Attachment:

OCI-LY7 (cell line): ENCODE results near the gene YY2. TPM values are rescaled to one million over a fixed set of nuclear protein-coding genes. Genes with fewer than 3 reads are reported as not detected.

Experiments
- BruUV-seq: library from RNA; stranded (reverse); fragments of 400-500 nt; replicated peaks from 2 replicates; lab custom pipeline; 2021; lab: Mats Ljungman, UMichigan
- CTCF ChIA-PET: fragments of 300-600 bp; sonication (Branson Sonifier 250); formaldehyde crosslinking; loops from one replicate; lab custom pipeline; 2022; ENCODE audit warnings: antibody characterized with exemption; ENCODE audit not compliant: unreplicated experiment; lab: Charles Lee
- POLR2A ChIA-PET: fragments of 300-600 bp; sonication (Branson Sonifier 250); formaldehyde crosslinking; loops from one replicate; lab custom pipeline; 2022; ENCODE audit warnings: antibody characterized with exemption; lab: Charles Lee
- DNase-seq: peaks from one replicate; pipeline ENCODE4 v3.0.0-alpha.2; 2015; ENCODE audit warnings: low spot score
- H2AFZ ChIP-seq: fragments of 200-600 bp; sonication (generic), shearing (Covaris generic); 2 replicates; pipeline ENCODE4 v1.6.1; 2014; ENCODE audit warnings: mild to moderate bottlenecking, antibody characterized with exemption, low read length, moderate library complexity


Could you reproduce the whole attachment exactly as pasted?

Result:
OCI-LY7 (cell line): ENCODE results near the gene YY2. TPM values are rescaled to one million over a fixed set of nuclear protein-coding genes. Genes with fewer than 3 reads are reported as not detected.

Experiments
- BruUV-seq: library from RNA; stranded (reverse); fragments of 400-500 nt; replicated peaks from 2 replicates; lab custom pipeline; 2021; lab: Mats Ljungman, UMichigan
- CTCF ChIA-PET: fragments of 300-600 bp; sonication (Branson Sonifier 250); formaldehyde crosslinking; loops from one replicate; lab custom pipeline; 2022; ENCODE audit warnings: antibody characterized with exemption; ENCODE audit not compliant: unreplicated experiment; lab: Charles Lee
- POLR2A ChIA-PET: fragments of 300-600 bp; sonication (Branson Sonifier 250); formaldehyde crosslinking; loops from one replicate; lab custom pipeline; 2022; ENCODE audit warnings: antibody characterized with exemption; lab: Charles Lee
- DNase-seq: peaks from one replicate; pipeline ENCODE4 v3.0.0-alpha.2; 2015; ENCODE audit warnings: low spot score
- H2AFZ ChIP-seq: fragments of 200-600 bp; sonication (generic), shearing (Covaris generic); 2 replicates; pipeline ENCODE4 v1.6.1; 2014; ENCODE audit warnings: mild to moderate bottlenecking, antibody characterized with exemption, low read length, moderate library complexity